It should be noted at this point that titles and headings, such as "Married individuals and surviving spouses filing joint returns" and "Heads of households" are not part of the law and have absolutely no legal effect. 26 U.S.C. § 7806. Therefore, the actual statute commences with "There is hereby imposed . . ." The imposition of the tax is on taxable income, only, not on any person or entity. In contrast, see 26 U.S.C. § 884, discussed more fully infra, which does impose a tax on an entity.

    Subtitle A does, however, designate partners as liable for the taxes on income of a partnership, but only in their "individual" capacities (26 U.S.C. § 701) while certain partnerships are declared liable for excess recapture of credits (26 U.S.C. 704). Foreign corporations are specifically designated as the party liable for payment of the "Branch profits tax" imposed by 26 U.S.C. § 884 (which, incidentally, does impose the tax on "any foreign corporation").

    The only other party that is identified in the income tax law as liable for the payment of any income tax is revealed in 26 U.S.C. § 1461:

    "Sec. 1461. Liability for withheld tax
    "Every person required to deduct and withhold any tax under this chapter is hereby made liable for such tax and is hereby indemnified against the claims and demands of any person for the amount of any payments made in accordance with the provisions of this chapter."

    "This chapter" is "Chapter 3 - Withholding Tax on Nonresident Aliens and Foreign Corporations". Thus the liable party in this instance is anyone withholding tax on nonresident aliens and foreign corporations.

    There are no other references in Subtitle A (the income tax law) to anyone being liable for the tax imposed by § 1 other than those: partners (but only in their "individual" capacity); certain large partnerships in certain excess credit situations; foreign corporations; and those withholding taxes on nonresident aliens and foreign corporations.

    There is only one other party that is identified as being liable for the income tax, but to find that party we have to journey outside the realm of the income tax law to "Subtitle C
    – Employment Taxes", where we find:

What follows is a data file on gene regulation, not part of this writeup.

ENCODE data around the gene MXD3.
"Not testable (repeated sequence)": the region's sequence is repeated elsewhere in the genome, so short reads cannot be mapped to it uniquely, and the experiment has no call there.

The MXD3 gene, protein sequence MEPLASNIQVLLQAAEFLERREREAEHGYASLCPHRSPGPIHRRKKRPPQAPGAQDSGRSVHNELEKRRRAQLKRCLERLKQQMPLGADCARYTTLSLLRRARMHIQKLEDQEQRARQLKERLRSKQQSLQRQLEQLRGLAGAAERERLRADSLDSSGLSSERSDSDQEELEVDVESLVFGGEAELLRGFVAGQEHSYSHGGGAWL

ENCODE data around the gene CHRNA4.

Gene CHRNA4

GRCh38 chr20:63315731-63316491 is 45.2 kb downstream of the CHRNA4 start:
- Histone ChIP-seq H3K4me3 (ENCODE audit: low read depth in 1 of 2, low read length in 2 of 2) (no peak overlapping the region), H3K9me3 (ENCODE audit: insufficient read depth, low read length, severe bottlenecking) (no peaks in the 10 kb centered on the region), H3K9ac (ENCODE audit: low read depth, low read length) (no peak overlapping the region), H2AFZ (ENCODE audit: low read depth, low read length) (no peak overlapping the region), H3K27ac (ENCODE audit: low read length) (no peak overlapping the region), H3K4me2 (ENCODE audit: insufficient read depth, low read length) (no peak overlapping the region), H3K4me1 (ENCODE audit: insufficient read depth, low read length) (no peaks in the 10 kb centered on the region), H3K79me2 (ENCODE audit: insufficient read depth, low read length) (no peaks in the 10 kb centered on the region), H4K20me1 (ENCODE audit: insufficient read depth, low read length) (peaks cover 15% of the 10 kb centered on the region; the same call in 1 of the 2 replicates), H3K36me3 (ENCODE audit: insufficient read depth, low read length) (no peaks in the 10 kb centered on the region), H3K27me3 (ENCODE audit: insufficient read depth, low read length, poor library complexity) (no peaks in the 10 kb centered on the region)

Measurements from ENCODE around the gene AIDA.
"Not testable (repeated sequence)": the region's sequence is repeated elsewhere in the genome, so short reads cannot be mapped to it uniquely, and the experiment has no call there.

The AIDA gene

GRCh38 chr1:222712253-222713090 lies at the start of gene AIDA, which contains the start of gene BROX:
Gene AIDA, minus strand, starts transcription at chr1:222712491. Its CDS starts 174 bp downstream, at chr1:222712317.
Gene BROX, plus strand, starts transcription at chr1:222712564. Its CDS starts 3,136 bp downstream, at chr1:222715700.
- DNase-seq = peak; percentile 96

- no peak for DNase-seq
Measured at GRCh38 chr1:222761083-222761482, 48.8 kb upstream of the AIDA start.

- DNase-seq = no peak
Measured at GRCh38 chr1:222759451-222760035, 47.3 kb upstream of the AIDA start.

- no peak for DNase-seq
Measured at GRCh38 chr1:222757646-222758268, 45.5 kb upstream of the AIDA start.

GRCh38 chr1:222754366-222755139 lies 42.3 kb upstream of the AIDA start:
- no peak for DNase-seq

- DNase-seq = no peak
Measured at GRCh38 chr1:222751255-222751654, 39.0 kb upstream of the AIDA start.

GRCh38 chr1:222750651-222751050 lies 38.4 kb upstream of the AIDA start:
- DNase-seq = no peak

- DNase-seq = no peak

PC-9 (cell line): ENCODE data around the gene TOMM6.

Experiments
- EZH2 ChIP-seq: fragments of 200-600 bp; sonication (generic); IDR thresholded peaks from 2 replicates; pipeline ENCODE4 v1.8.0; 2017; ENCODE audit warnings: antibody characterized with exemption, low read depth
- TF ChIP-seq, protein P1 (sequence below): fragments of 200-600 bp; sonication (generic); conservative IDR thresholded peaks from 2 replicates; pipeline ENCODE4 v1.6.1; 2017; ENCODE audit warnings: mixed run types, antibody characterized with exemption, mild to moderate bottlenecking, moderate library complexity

"Sec. 3403. Liability for tax
    "The employer shall be liable for the payment of the tax required to be deducted and withheld under this chapter ["Subtitle C – Employment Taxes; Chapter 24 – Collection of Income Tax at Source on Wages"], and shall not be liable to any person for the amount of any such payment."

    Thus, the only persons being assigned any liability for the income tax imposed by § 1 are those five instances — partners, certain large partnerships, foreign corporations, withholders of taxes on nonresident aliens and foreign corporations and those employers required by Chapter 24 of Subtitle C to withhold taxes on employees.

    The absence, or near absence, of a statutory provision specifying exactly who is liable for a tax imposed is not customary. 26 U.S.C. §§ 2032A and 2056A specifically state who is liable for the Estate Tax; 26 U.S.C. § 3102(b) specifically states who is liable for the FICA tax;: 26 U.S.C. § 3202 specifically states who is liable for the Railroad Retirement Tax; 26 U.S.C. § 3505 specifically imposes liability for Employment Taxes; 26 U.S.C. §§ 4002 and 4003 specify not only who is primarily liable, but who is secondarily liable for the Luxury Passenger Automobile Excise Tax. See also: 26 U.S.C. §§ 4051 and 4052 (Heavy Trucks and Trailers Excise Tax); 26 U.S.C. § 4071 (Tire Manufacture Excise Tax); 26 U.S.C. § 4219 (Manufacturers Excise Tax); 26 U.S.C. § 4401 (Tax on Wagers); 26 U.S.C. § 4411 (Wagering Occupational Tax); 26 U.S.C. § 4483(Vehicle Use Tax); 26 U.S.C. § 4611 (Tax on Petroleum); 26 U.S.C. § 4662 (Tax on Chemicals); 26 U.S.C. § 4972 (Tax on Contributions to Qualified Employer Pension Plans); 26 U.S.C. § 4980B (Excise Tax on Failure to Satisfy Continuation Coverage Requirements of Group Health Plans); 26 U.S.C. § 4980D (Excise Tax on Failure to Meet Certain Group Health Plan Requirements); 26 U.S.C. § 4980F (Excise Tax on Failure of Applicable Plans Reducing Benefit Accruals to Satisfy Notice Requirements); 26 U.S.C. § 5005 (Gallonage Tax on Distilled Spirits); 26 U.S.C. § 5043 (Gallonage Tax on Wines); 26 U.S.C. § 5232 (Storage Tax on Imported Distilled Spirits); 26 U.S.C. § 5364 (Tax on Wine Imported in Bulk); 26 U.S.C. § 5418 (Tax on Beer Imported in Bulk); 26 U.S.C. § 5703 (Excise Tax on Manufacture of Tobacco Products); and 26 U.S.C. § 5751 (Tax on Purchase, Receipt, Possession or Sale of Tobacco Products), to name a few.

    Considering the "standard in the drafting of taxation laws industry", particularly in view of the requirement of strict construction, the limitation of liability to those five instances cannot be assumed to have been an oversight. In this instance the only ones liable are those specifically named as liable, just as in any other tax provision.